By Camille Rasor | Reporter
February is Black History Month, and student organizations and departments from across campus have coordinated a full calendar of events to celebrate African American culture and history.
Over 20 events will take place throughout the month to celebrate. These events range from game nights and lectures to a step show called Battle on the Burning Sands.
San Francisco senior Shevann Steuben, president of the Baylor chapter of the NAACP and intern for the Black Student Coalition within the Department of Multicultural Affairs, was one of the people in charge of coordinating the events that celebrate Black History Month on campus.
She said the events that are put on throughout the month serve to celebrate African American culture and educate people about black history and culture.
“One organization will be doing a self-defense class. One organization will be talking about black mom mortality rates. We’ll be talking about taxes. We’ll be talking about [the] census,” Steuben said. “Some of these are indicative to what’s going on in the time now, and how we can take our history, whether positive or negative, and make sure we’re shaping our future.”
Steuben said that these events are designed to provide a space for people of the black community to share their experiences and culture in a safe environment.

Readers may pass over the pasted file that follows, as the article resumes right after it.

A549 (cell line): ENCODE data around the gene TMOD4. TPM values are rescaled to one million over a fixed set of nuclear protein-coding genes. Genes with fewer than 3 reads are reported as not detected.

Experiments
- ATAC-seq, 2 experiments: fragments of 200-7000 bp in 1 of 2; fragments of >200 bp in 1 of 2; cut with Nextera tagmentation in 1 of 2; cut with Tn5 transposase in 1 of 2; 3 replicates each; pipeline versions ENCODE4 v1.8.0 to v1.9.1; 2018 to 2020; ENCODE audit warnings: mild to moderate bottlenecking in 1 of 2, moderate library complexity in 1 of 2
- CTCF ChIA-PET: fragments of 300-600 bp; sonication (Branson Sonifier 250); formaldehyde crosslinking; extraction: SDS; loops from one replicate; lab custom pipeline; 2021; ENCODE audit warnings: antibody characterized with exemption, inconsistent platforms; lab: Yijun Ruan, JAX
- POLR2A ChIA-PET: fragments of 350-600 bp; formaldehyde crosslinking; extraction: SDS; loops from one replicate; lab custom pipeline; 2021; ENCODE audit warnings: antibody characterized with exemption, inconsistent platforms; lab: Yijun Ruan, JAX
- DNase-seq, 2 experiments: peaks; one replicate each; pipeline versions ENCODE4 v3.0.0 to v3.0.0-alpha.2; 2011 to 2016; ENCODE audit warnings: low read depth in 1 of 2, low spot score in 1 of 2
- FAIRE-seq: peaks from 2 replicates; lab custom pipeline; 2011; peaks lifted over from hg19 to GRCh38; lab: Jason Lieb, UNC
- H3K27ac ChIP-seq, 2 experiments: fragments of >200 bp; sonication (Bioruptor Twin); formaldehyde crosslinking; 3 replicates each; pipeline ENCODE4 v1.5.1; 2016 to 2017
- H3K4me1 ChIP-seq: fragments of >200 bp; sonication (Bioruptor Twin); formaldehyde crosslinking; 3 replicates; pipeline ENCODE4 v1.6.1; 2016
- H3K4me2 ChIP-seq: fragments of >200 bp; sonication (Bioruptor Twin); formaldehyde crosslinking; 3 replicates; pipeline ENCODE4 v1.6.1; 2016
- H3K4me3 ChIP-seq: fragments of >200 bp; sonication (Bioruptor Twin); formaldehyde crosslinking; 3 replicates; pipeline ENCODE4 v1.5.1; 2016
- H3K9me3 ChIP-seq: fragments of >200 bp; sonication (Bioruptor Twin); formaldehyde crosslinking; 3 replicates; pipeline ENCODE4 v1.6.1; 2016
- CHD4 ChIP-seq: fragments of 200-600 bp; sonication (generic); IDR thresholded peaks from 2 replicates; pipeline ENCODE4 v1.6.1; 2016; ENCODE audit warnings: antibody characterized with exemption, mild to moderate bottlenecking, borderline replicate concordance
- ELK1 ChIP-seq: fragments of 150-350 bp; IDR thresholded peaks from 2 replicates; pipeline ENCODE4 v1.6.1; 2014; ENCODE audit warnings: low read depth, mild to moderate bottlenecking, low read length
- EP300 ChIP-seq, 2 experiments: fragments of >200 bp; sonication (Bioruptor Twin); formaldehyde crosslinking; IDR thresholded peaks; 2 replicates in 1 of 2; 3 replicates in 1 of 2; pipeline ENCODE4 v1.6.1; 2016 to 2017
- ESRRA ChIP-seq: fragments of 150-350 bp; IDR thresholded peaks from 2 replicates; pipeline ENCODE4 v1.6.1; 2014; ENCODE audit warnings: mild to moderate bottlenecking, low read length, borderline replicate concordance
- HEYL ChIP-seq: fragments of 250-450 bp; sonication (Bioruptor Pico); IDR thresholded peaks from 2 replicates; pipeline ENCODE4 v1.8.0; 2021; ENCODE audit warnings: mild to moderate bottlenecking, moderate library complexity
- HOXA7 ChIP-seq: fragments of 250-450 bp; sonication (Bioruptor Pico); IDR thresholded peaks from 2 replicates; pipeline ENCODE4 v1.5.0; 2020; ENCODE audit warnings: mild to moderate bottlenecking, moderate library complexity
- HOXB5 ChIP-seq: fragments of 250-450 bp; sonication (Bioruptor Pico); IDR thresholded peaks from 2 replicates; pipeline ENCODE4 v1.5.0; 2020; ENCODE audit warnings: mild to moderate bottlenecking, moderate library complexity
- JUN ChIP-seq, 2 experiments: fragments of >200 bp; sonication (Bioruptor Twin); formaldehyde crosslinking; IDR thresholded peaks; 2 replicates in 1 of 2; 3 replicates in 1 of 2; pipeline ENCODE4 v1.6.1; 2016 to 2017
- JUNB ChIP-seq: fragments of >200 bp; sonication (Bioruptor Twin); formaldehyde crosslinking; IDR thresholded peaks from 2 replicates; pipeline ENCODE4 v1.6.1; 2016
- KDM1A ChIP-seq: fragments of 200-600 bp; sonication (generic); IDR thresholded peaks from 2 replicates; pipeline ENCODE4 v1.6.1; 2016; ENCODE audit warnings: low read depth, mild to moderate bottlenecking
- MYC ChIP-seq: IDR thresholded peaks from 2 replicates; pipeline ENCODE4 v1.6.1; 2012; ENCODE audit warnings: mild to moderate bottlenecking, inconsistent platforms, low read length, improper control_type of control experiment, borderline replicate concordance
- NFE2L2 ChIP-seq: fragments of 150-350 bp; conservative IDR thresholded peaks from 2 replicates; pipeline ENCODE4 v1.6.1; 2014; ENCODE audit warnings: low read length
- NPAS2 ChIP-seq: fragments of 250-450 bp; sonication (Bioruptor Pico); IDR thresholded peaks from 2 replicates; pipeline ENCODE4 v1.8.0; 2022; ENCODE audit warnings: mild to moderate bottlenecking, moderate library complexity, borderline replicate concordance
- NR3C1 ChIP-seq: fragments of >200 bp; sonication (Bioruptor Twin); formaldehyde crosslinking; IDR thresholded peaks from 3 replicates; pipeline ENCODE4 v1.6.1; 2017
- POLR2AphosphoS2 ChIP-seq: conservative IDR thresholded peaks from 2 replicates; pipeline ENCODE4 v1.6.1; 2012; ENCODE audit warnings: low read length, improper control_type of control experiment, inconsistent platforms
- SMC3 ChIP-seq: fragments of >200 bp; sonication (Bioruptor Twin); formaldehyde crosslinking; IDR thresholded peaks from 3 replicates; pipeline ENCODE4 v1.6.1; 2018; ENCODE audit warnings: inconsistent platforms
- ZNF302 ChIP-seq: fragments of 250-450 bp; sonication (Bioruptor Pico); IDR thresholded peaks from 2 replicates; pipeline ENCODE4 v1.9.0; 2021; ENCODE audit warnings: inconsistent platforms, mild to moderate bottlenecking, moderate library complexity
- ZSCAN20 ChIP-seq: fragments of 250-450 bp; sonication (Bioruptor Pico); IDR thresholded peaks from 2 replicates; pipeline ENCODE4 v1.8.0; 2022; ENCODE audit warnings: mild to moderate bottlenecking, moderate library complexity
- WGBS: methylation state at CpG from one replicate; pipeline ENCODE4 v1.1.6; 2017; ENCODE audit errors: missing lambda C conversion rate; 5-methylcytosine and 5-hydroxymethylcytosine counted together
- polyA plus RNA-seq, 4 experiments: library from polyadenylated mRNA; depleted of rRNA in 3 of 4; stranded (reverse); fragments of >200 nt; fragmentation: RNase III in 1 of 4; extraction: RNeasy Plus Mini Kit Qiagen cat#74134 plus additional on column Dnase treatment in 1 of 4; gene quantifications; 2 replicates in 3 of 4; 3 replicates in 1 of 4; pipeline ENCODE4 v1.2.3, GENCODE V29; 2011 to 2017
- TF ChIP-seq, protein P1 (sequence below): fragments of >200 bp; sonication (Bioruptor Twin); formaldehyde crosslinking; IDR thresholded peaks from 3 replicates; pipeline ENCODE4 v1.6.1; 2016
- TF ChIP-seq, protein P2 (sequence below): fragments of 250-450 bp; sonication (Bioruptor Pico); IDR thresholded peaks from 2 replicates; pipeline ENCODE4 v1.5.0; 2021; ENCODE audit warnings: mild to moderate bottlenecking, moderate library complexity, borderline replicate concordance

“This is just a time where you can just be outwardly open about your heritage, your culture, being [in] community with other people,” Steuben said.
Birmingham, Ala., senior Michael Rankins, president of Alpha Phi Alpha and healthcare committee chairperson of Baylor’s NAACP chapter, is involved in the planning process of Battle on the Burning Sands. This year will mark the 17th annual step show put on by Baylor’s Alpha Phi Alpha chapter, and it will feature step teams from all over the country.
This event, and others that will take place throughout the month, serve to celebrate African American culture. Rankins said that he thinks that the celebration of Black History Month is important to Baylor because it brings to light a community that is often marginalized.
“Everyone’s history is important, and it’s just the fact that black history so many times has been ignored or overshadowed as if it’s not important to American history. But in fact, it is, as well as everyone else’s history,” Rankins said.
Steuben said he felt the same when talking about both Black History Month and other cultural celebrations that take place throughout the year.
“Cultural months are really important, but it’s also important to accept those cultures every day,” Steuben said.